Villanova Tops North Carolina as Clutch Trumps Double-Clutch

Kris Jenkins's shot was the first buzzer-beater in an NCAA championship game since Lorenzo Charles's for North Carolina State University in 1983. USA TODAY SPORTS

North Carolina's Marcus Paige buried a shot that invited disbelief. Moments later, Villanova's Kris Jenkins sank one that sealed a legacy.

There was not one but two shining moments in Monday night's NCAA men's basketball championship, and both of them happened in the final 4.7 seconds. First Paige, a 6-foot-1 senior from Marion, Iowa, drained a game-tying 3-pointer that probably should have been worth 4 points when one considers the degree of difficulty. Paige, who scored a game-high 21 points, needed to double-clutch in midair to avoid the attempted block by Villanova's Ryan Arcidiacono.

Michael Jordan, who sank the game-winner in the Tar Heels' 1982 NCAA championship victory versus Georgetown and was among the 74,340 in attendance, raised his fists in triumph as Paige's shot tickled the twine and tied the score at 74. Villanova called timeout as America ruminated on social media whether it had just seen the most incredible shot in championship game history since Lorenzo Charles's bucket for North Carolina State University in the 1983 upset of Houston.

Perhaps it had, but Paige's acrobatic shot was about to become an historical footnote.

Villanova's Kris Jenkins inbounded the ball from beyond the end line to Arcidiacono, a fellow senior and a four-year team captain. As Arcidiacono dribbled up the left sideline, Jenkins, the Wildcats' leading scorer, trailed the play, unguarded. Arcidiacono switched direction, then used a pick by hulking teammate Daniel Ochefu just beyond midcourt to get some separation.

As a second defender converged on Arcidiacono, a suburban Philadelphia kid whose father played on the same Villanova football team as NFL Hall of Famer Howie Long, Jenkins could be seen shaded off to his right. Jenkins's arms were outstretched, as if he were pleading for the ball. Arcidiacono pitched the ball underhanded to Jenkins, then cleared out in front of him, acting as a human shield. Jenkins caught the soft pass in stride, stopped and lofted a long rainbow that kissed the bottom of the net as the buzzer sounded.

Ballgame. Confetti dropped from the rafters even as the referees walked over to the scorer's table to confirm that Jenkins's shot had been released before time expired (it had). Villanova's stylish coach, Jay Wright, who had mouthed the word "bang" as the ball left Jenkins's fingers, raised both palms skyward as if to say, "Do you believe it?"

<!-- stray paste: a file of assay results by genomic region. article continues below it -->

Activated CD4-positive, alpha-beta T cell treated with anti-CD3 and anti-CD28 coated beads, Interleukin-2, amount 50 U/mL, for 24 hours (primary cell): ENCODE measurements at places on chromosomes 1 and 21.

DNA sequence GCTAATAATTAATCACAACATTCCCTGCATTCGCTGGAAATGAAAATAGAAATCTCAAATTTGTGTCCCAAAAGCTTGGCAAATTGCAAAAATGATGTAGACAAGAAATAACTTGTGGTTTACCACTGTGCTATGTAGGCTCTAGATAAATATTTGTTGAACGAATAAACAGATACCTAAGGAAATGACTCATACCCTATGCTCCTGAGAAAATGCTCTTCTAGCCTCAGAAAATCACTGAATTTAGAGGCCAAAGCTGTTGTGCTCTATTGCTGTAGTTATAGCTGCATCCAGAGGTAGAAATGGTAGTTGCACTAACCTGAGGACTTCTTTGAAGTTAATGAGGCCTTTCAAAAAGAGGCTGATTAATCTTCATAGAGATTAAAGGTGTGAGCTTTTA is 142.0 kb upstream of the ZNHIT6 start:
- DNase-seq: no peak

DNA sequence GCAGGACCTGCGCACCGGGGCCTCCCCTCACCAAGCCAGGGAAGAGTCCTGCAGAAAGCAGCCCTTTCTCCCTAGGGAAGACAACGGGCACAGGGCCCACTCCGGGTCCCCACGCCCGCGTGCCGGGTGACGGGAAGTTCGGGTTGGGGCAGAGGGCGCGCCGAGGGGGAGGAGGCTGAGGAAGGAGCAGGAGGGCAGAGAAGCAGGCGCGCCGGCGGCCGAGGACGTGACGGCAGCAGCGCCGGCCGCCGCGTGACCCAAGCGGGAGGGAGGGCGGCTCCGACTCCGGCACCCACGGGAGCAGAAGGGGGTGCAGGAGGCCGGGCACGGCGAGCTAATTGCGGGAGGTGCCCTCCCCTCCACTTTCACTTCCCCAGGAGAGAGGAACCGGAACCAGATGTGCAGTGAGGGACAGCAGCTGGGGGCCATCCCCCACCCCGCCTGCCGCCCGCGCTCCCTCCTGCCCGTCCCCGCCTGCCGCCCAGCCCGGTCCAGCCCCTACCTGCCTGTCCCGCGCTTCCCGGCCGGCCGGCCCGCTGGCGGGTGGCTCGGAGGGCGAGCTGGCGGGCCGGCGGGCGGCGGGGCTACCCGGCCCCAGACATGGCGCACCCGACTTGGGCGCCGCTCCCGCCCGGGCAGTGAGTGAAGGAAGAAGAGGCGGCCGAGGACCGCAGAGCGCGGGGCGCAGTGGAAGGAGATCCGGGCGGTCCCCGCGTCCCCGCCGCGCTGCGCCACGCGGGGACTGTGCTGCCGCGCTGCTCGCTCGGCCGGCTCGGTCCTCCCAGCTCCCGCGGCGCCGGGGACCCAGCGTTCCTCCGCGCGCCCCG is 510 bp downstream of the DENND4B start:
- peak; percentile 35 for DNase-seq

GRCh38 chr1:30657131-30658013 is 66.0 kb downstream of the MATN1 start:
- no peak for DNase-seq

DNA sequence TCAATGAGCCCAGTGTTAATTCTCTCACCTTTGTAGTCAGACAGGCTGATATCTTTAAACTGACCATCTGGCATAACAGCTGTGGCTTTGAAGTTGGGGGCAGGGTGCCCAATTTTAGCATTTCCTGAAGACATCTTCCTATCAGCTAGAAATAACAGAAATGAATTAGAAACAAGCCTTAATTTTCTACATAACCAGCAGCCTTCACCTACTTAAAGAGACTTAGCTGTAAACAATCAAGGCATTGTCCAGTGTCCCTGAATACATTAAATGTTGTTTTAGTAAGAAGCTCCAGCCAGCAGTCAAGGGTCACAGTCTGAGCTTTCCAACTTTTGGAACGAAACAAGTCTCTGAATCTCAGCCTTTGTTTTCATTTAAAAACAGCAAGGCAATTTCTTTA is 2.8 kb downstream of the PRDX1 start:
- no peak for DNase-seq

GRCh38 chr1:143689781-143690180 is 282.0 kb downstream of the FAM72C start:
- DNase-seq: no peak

Back on the Main Line west of Philadelphia, where Villanova's campus is situated, there was bedlam. The Wildcats had just won their second national championship, the first having come in 1985. In Chapel Hill, where Final Fours are nearly an annual rite, there was only numbness as the Heels fell just shy of winning their third national championship in the past dozen years.

Marcus Paige's 3-pointer was heroic, if not triumphant. USA TODAY SPORTS

Jenkins, whose adoptive brother Nate Britt plays for North Carolina (he scored two points last night), was asked if he knew the buzzer-beating game-winner was going in as it left his hands. "I think everyone's going in," replied the 6-foot-6 Jenkins, whose birth mother, Felicia, is an assistant coach at a Division II college and taught him to shoot. "And this one's no different."

Indeed, Villanova may hail from the Philly area, but this was no Rocky-defeats-Apollo-Creed shocker. The Wildcats entered Monday night's contest at NRG Stadium in Houston having beaten their five previous NCAA tournament foes by an average of 24 points per game. The Cats buried fellow No. 2 seed Oklahoma in Saturday's national semifinal by 44 points, and had a 25-0 run in the second half. This team, with three senior starters who still bore the scars of last March's shocking second-round upset in the NCAA tournament, had been focused throughout.

Monday night's contest was outstanding for the other 39 minutes and 55.3 seconds as well. Villanova shot 58.3 percent from the floor. North Carolina, which entered the night averaging 88 points per game in the tourney, shot only 42.9 percent, missing an array of bunnies within 5 feet of the hoop. The Tar Heels overcame that by converting 11 of 17 (64.7 percent) from beyond the arc.

The contest was tight throughout, with the score tied at 46-46 with 13 minutes remaining. Then the Wildcats surged, taking a 67-57 lead, the game's largest, into the final five minutes. North Carolina mounted one last comeback, aided by 3-pointers from Paige and Joel Berry, who finished with 20 points.

Villanova's Josh Hart hit two free-throws with 13 seconds left to give the Wildcats a 74-71 lead, setting the stage for Paige's heroics. His shot happened in part because his defender, Ochefu, had dived at the bounce pass sent to Paige. "We were in ball denial defense, and Daniel [Ochefu] made a great play on the ball trying to steal it," said Villanova's Wright.

Ochefu fell to the floor and watched as Paige converted a shot that ranks among the most incredible in Final Four history. After the ensuing timeout, as Villanova prepared to inbound the ball, Ochefu took the mop from the ball boy who was wiping the area where he had fallen and did the custodial work himself. "I knew I'd be setting a pick for Ryan in that spot on the final play," explained Ochefu, "so I didn't want to leave anything to chance."

"I didn't have to say anything in the huddle," said Wright. "We have a name for [that play]. That's what we're going to do. Just put everybody in their spots."

And so he did. Paige's shot may have been a double-clutch. But Jenkins's? It was truly clutch.